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    Jul 09, 2015

    Frozen bank accounts 'not' Najib's


    MALAYSIAN Attorney-General Abdul Gani Patail said yesterday that none of the six bank accounts frozen by a task force investigating state investor 1Malaysia Development Berhad (1MDB) over alleged financial irregularities belonged to Prime Minister Najib Razak.

    This contradicted reports on Tuesday by some media outlets, including the United States-based Wall Street Journal (WSJ), which quoted sources as saying that some of the frozen accounts were held by Mr Najib.

    Mr Abdul Gani also said he would prosecute any person found to have leaked information from confidential investigations, reported The Star.

    The chief prosecutor was apparently alluding to the alleged leak of documents from the task force to the WSJ, which published a report on Friday claiming that it had documentary proof on the movement of about US$700 million (S$950 million) from 1MDB into Mr Najib's personal accounts.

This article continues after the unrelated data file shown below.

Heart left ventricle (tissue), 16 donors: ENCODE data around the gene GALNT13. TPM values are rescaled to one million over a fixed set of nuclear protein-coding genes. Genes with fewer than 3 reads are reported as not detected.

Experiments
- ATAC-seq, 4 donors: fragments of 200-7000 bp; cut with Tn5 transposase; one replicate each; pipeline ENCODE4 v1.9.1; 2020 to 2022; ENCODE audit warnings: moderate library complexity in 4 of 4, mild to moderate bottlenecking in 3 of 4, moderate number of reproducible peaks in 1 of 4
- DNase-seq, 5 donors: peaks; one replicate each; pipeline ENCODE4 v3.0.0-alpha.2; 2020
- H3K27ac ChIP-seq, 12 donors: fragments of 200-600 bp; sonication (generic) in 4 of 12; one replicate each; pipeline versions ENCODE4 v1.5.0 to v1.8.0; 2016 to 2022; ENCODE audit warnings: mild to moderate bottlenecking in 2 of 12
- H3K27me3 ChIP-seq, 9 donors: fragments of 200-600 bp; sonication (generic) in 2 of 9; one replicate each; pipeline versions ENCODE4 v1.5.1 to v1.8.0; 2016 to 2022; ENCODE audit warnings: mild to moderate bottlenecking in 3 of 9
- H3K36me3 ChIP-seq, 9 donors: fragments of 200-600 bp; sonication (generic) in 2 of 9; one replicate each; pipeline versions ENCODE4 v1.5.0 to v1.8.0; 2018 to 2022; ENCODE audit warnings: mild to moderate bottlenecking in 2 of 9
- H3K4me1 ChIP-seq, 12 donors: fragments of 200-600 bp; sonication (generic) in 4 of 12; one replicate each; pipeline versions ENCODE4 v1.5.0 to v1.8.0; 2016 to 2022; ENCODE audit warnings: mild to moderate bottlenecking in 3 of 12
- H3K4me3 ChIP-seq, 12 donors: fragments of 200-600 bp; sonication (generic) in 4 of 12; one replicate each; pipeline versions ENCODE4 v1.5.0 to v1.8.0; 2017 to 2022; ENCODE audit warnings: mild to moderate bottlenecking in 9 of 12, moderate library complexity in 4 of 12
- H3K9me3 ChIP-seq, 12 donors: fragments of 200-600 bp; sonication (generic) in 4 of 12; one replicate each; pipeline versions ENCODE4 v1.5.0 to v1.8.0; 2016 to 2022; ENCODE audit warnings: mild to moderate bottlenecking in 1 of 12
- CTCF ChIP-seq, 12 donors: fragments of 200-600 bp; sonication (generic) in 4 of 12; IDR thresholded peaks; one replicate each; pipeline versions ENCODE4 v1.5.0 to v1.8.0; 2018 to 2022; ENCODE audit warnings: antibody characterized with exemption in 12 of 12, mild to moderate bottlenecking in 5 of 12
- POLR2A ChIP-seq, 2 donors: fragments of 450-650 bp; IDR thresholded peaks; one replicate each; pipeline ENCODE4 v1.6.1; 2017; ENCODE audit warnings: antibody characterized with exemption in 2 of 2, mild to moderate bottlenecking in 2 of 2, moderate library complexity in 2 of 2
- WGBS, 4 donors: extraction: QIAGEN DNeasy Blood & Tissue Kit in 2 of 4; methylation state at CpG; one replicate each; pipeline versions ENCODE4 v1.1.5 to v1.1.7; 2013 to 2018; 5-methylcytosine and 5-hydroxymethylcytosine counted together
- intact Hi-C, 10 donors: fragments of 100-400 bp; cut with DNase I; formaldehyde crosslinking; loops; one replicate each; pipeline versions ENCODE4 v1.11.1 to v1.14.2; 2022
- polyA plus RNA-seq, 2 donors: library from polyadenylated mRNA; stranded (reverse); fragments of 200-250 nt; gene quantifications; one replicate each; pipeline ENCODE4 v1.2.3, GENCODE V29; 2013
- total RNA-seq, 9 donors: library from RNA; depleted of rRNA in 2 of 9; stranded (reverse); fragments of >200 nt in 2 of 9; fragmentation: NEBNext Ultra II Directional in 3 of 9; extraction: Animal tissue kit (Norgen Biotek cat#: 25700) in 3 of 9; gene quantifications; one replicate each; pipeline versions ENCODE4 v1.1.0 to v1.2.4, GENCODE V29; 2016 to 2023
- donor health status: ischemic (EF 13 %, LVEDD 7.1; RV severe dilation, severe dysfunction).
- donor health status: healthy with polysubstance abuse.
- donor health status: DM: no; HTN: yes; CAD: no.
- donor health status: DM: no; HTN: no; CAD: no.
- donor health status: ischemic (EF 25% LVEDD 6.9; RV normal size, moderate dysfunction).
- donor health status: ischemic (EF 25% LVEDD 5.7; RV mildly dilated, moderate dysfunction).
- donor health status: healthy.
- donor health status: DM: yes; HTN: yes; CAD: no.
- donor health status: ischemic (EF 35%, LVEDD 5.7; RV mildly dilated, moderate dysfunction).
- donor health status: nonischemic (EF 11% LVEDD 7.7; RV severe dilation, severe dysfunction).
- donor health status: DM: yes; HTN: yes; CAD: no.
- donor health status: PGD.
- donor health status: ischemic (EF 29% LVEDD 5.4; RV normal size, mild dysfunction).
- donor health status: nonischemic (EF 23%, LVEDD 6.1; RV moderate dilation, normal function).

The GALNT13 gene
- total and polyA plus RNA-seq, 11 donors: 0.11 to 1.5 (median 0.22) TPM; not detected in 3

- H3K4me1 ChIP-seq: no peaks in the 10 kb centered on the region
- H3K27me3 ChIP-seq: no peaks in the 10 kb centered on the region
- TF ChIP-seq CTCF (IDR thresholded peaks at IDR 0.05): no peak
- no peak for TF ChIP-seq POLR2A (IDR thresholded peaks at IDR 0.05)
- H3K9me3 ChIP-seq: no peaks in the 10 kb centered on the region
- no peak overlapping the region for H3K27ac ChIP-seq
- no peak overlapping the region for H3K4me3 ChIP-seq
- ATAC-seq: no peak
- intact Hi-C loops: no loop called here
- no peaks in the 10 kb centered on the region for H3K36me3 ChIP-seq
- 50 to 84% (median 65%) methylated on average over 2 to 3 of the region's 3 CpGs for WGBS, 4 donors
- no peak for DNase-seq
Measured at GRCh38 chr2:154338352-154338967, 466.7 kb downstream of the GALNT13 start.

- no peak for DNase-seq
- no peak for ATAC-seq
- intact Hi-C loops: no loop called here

The Monetary Authority of Singapore (MAS) yesterday said it would provide assistance to Malaysia on the 1MDB probe, reported Reuters.

    Falcon Private Bank, a Swiss private bank, said it was already in contact with MAS on the matter.

    The WSJ report mentioned Falcon, saying its branch in Singapore was one of the links in helping to siphon 1MDB funds into Mr Najib's accounts.

    Meanwhile, the task force investigating 1MDB yesterday seized documents from its offices.

    A police spokesman confirmed the six-hour raid, but did not give further details.

    Writing in his blog yesterday, Mr Najib reiterated that he had not taken 1MDB funds for personal use and accused the WSJ of "being in cahoots with certain quarters in the country to bring him down".

    His law firm, Hafarizam Wan & Aisha Mubarak, said it has notified the WSJ in a letter that it has been instructed to consider action against the journal.

    In response, a spokesman for Dow Jones, which publishes the WSJ, said: "We stand behind our fair and accurate coverage of this evolving story."

    Some Malaysian lawyers were also sceptical, wondering why the letter from Mr Najib's law firm showed he was unsure whether to take the WSJ to court, reported news website Malaysian Insider.